Aging and Communication

Which of these words bring up fear as you read them?

Conversations around aging are necessary to help us all live our fullest lives. So why are they so difficult?

Seniors and aging are two topics where there are a lot of taboos. Add in a rapid or slow change in autonomy and that brings on a much more of a hushed conversation. 

Working with seniors for over 30 years, I have noticed that as a person ages their anxiety often increases as they feel a loss in their ability to do what they’ve always done. They become afraid of conversations that may take away their current way of life – or worse – their dignity.

Family and caregivers are often nervous to open the conversation for fear of hurting them, but also feel guilt because they know if something doesn’t change that a life altering accident may occur.

Seniors and aging are two topics where there are a lot of taboos….add in a rapid or slow change in autonomy and that brings on that much more of a hushed conversation. 

-Marie-Claude Giguère

As the elephant in the room takes up more and more space, what ends up happening is that the most beloved people in our lives, our aging parents or seniors, retreat. Retreat to their homes, retreat from their friends, retreat from different parts of their communities and often start isolating themselves instead of actively engaging.

When seniors face a change in autonomy that requires adaptations to the home or relocation, paying attention to emotions, wording, approaches, attitudes can have a huge effect on this journey in life. I have learned that the words and language used in the ‘senior world’ dramatically influence the outcome of not just living conditions, but relationships, confidence, and overall happiness.

It has become one of my missions to begin a movement where dialogue is key. 

The words we use around the elderly matter. Let’s create an improved vocabulary that empowers seniors and gives them the dignity they deserve.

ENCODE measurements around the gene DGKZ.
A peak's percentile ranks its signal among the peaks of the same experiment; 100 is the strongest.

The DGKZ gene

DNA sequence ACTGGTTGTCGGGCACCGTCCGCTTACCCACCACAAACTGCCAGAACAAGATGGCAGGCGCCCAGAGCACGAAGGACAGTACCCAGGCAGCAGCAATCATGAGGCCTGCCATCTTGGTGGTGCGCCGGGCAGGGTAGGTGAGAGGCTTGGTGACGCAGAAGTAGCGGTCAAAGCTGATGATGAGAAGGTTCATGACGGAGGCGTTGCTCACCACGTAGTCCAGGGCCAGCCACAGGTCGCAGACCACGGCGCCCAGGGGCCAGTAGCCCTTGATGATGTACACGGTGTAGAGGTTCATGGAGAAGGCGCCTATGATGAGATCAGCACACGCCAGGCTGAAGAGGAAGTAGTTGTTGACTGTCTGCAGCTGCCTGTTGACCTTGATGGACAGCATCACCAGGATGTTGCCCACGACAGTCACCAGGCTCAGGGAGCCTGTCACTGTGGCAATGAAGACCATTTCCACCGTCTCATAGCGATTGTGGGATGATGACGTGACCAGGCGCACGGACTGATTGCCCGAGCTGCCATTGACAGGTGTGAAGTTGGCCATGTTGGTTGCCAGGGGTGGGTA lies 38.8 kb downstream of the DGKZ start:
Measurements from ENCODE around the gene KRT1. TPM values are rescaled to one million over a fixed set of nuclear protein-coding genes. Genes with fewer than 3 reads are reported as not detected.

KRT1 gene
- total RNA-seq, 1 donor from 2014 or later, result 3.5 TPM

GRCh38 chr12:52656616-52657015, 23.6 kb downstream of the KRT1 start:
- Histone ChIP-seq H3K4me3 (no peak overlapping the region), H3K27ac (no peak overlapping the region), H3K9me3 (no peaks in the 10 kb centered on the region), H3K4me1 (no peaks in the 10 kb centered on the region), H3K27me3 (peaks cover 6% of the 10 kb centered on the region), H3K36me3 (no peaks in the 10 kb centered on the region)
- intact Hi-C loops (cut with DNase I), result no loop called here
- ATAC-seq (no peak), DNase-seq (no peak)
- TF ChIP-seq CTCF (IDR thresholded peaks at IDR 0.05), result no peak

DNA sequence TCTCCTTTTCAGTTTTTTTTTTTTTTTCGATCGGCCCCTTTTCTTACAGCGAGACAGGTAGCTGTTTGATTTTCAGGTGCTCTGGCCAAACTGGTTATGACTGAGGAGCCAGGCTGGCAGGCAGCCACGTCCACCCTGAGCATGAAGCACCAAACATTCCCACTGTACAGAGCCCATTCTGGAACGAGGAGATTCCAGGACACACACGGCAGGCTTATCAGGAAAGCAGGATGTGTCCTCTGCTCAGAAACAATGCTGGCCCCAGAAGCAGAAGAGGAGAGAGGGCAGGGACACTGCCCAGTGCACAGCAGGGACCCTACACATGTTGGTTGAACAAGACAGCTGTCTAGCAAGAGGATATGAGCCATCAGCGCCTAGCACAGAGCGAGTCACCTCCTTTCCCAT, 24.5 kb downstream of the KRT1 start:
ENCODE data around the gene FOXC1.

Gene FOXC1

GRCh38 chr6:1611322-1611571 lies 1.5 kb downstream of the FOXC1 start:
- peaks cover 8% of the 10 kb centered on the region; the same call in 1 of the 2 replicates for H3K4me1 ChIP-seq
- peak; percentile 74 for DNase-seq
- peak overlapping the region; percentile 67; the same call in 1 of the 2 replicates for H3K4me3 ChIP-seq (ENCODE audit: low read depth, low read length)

Our population is aging. Whether you are a professional working with seniors, or a son, daughter, neighbour, or friend of an elderly one, you might find yourself at a loss of knowing how to open up a conversation about aging.

Here are a few examples of words I’ve often heard when seniors face a change in autonomy and modifications are recommended to enhance their daily set-up and physical surroundings, or when it is suggested, they accept care for tasks they may struggle with – all for their own safety and well-being.

  • Well, we are going to force you.
  • Yeah, we pushed my mom to take action.
  • He has no choice. He must do something.
  •  My children want to place me in a home.
  • Since going back home is not an option, due to safety concerns, let’s fill out this Placement form.
  • We put our parents in that new residence.

If we take those same sentences or comments and modify them ever so slightly, how do they sound to you now?

  • Well, we are going to encourage you / support you.
  • Yeah, we supported my Mom to take action.
  • There are so many options, there must be something that can help him.
  • My children are cheering me on to relocate me because they are worried about me.
  • Since going home might not be the best option for you right now let’s fill out this Current Needs form.
  • Our parents are living in that new seniors’ residence.

There is a huge difference in the sentiment of each phrase. The first set of sentences seem filled with bullying, obligation as well as a feeling of being pushed aside. I have heard all of these comments (and more!) even among families where love is very strong and at the core of their fiber.

A slight change in the wording presents a positive approach and can encourage a more open dialogue.

Grandma’s Place 

Such sadness, fear, guilt, overwhelming feelings and intense emotions all come to play in anticipation of having this conversation.  So much is ingrained in our language and in our approach. As an advocate for seniors, I have published an illustrated children’s book titled Grandma’s Place to address this exact subject matter. Which is a request for change.

This illustrated children’s book is written to be shared with an adult. This captures two generations at the same time in hopes that it will open up conversations about aging in a more positive light.

Knowing this is a difficult topic and that few people wish to discuss aging, a conscious decision was made to create attractive and charming images that bring the viewer in to explore and understand the subtleties of language. The illustrations were designed so that they could live their own life beyond the pages of the book as a virtual art exhibit.

The paperback and audio book, together with a virtual art show [currently under construction], create intrigue in an attractive manner while connecting with as wide an audience as possible to spread the message.

Aging: Our Words Matter 

Years and years of work boiled down to 4 small words.

Aging: Our Words Matter 

Our words have the power to open up or rapidly shut down conversations. To a senior destabilized by a change in autonomy, a few simple words can make all the difference.

Let’s speak from the heart when it comes to conversations around aging.

What can you do today?

Can we ask you to share this message so that together, one person at a time, we can create change in the words we use to help our seniors and offer them the respect they deserve.